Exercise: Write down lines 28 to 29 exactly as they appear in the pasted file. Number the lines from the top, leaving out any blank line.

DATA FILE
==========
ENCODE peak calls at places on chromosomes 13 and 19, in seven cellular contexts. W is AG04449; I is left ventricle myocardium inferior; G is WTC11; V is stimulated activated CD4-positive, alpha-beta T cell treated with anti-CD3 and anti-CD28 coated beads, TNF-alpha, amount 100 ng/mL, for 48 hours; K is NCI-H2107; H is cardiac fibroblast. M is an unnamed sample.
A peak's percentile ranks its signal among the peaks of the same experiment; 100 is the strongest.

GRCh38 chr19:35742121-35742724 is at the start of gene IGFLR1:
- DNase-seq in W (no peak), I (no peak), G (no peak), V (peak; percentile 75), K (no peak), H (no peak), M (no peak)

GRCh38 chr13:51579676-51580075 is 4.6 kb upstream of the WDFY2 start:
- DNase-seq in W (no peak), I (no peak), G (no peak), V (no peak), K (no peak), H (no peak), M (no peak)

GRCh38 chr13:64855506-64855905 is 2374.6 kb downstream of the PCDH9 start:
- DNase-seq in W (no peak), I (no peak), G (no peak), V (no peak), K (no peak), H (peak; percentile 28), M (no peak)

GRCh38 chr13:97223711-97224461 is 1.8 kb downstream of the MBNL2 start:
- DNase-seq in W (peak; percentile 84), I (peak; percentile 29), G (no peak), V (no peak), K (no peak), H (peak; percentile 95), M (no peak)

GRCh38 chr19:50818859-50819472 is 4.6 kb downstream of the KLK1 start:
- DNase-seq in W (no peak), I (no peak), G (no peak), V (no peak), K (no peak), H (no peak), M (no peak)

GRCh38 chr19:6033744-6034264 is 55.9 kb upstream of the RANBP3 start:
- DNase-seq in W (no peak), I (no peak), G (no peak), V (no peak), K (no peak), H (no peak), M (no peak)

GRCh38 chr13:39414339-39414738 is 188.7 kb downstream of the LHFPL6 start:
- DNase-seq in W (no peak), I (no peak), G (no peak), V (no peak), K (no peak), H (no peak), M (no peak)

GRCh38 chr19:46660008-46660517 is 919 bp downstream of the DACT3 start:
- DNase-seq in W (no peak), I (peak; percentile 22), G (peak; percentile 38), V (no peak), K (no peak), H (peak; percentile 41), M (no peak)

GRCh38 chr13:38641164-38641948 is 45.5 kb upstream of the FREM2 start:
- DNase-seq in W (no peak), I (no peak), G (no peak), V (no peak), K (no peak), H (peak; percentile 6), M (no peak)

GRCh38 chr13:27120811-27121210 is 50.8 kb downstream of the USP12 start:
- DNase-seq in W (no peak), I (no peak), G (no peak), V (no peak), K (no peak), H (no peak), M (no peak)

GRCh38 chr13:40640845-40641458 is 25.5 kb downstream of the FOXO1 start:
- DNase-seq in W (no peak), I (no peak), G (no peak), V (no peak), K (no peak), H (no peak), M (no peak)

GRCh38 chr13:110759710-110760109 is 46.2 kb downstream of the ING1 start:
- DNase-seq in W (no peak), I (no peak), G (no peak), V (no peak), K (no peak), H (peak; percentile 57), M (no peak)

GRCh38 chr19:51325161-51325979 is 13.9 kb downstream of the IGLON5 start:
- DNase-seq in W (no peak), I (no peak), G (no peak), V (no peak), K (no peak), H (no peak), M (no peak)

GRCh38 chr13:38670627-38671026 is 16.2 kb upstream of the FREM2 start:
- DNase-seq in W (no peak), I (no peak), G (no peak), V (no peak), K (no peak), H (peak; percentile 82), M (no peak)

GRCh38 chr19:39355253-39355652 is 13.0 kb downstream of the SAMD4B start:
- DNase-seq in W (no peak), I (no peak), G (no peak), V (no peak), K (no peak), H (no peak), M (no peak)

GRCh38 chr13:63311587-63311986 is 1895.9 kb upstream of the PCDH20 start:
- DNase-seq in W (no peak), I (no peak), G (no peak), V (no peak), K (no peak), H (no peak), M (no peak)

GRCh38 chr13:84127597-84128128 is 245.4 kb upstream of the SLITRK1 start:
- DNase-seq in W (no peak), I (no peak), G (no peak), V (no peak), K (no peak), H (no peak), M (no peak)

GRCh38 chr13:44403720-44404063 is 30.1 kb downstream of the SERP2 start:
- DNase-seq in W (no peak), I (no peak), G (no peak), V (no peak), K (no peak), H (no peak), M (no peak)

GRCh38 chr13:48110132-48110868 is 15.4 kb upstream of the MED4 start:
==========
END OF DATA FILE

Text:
- DNase-seq in W (no peak), I (no peak), G (no peak), V (no peak), K (no peak), H (no peak), M (no peak)

GRCh38 chr13:38670627-38671026 is 16.2 kb upstream of the FREM2 start: